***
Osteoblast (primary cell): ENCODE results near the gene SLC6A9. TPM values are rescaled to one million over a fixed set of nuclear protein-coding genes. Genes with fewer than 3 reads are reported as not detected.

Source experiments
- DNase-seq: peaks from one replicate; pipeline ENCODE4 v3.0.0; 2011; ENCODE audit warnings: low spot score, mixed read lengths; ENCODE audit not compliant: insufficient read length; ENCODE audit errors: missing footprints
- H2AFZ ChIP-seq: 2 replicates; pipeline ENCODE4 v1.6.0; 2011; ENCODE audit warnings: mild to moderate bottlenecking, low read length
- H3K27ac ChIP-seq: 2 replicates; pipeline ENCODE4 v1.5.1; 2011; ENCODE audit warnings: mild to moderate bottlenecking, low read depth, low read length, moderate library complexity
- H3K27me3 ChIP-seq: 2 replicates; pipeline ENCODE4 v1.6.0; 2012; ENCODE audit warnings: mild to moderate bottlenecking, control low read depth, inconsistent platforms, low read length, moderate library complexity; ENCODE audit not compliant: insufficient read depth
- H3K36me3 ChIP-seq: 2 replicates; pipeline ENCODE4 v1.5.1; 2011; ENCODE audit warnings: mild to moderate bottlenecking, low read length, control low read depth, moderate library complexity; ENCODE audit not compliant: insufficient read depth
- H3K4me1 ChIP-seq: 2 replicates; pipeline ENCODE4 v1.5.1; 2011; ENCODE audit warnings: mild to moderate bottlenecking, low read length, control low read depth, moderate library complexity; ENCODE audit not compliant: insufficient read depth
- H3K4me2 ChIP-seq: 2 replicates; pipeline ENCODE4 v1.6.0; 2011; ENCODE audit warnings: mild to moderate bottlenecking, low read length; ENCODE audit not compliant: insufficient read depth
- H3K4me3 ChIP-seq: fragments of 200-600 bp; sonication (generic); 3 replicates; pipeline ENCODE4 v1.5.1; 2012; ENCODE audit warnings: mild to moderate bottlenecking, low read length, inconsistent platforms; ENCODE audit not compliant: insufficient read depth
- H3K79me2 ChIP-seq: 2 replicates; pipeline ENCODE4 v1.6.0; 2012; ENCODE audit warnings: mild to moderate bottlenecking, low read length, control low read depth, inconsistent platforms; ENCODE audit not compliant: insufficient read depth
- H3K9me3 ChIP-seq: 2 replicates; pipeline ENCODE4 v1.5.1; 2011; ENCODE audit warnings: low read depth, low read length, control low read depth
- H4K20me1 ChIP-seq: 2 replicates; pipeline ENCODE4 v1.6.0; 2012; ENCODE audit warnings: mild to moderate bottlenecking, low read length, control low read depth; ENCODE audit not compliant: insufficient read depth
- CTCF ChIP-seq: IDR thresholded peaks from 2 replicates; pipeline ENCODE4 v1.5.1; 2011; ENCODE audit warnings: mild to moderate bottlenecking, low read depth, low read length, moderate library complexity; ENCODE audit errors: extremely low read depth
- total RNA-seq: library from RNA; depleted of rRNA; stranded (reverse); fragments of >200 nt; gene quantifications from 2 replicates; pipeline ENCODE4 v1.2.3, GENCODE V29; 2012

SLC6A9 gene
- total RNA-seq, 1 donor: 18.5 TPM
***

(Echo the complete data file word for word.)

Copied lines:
Osteoblast (primary cell): ENCODE results near the gene SLC6A9. TPM values are rescaled to one million over a fixed set of nuclear protein-coding genes. Genes with fewer than 3 reads are reported as not detected.

Source experiments
- DNase-seq: peaks from one replicate; pipeline ENCODE4 v3.0.0; 2011; ENCODE audit warnings: low spot score, mixed read lengths; ENCODE audit not compliant: insufficient read length; ENCODE audit errors: missing footprints
- H2AFZ ChIP-seq: 2 replicates; pipeline ENCODE4 v1.6.0; 2011; ENCODE audit warnings: mild to moderate bottlenecking, low read length
- H3K27ac ChIP-seq: 2 replicates; pipeline ENCODE4 v1.5.1; 2011; ENCODE audit warnings: mild to moderate bottlenecking, low read depth, low read length, moderate library complexity
- H3K27me3 ChIP-seq: 2 replicates; pipeline ENCODE4 v1.6.0; 2012; ENCODE audit warnings: mild to moderate bottlenecking, control low read depth, inconsistent platforms, low read length, moderate library complexity; ENCODE audit not compliant: insufficient read depth
- H3K36me3 ChIP-seq: 2 replicates; pipeline ENCODE4 v1.5.1; 2011; ENCODE audit warnings: mild to moderate bottlenecking, low read length, control low read depth, moderate library complexity; ENCODE audit not compliant: insufficient read depth
- H3K4me1 ChIP-seq: 2 replicates; pipeline ENCODE4 v1.5.1; 2011; ENCODE audit warnings: mild to moderate bottlenecking, low read length, control low read depth, moderate library complexity; ENCODE audit not compliant: insufficient read depth
- H3K4me2 ChIP-seq: 2 replicates; pipeline ENCODE4 v1.6.0; 2011; ENCODE audit warnings: mild to moderate bottlenecking, low read length; ENCODE audit not compliant: insufficient read depth
- H3K4me3 ChIP-seq: fragments of 200-600 bp; sonication (generic); 3 replicates; pipeline ENCODE4 v1.5.1; 2012; ENCODE audit warnings: mild to moderate bottlenecking, low read length, inconsistent platforms; ENCODE audit not compliant: insufficient read depth
- H3K79me2 ChIP-seq: 2 replicates; pipeline ENCODE4 v1.6.0; 2012; ENCODE audit warnings: mild to moderate bottlenecking, low read length, control low read depth, inconsistent platforms; ENCODE audit not compliant: insufficient read depth
- H3K9me3 ChIP-seq: 2 replicates; pipeline ENCODE4 v1.5.1; 2011; ENCODE audit warnings: low read depth, low read length, control low read depth
- H4K20me1 ChIP-seq: 2 replicates; pipeline ENCODE4 v1.6.0; 2012; ENCODE audit warnings: mild to moderate bottlenecking, low read length, control low read depth; ENCODE audit not compliant: insufficient read depth
- CTCF ChIP-seq: IDR thresholded peaks from 2 replicates; pipeline ENCODE4 v1.5.1; 2011; ENCODE audit warnings: mild to moderate bottlenecking, low read depth, low read length, moderate library complexity; ENCODE audit errors: extremely low read depth
- total RNA-seq: library from RNA; depleted of rRNA; stranded (reverse); fragments of >200 nt; gene quantifications from 2 replicates; pipeline ENCODE4 v1.2.3, GENCODE V29; 2012

SLC6A9 gene
- total RNA-seq, 1 donor: 18.5 TPM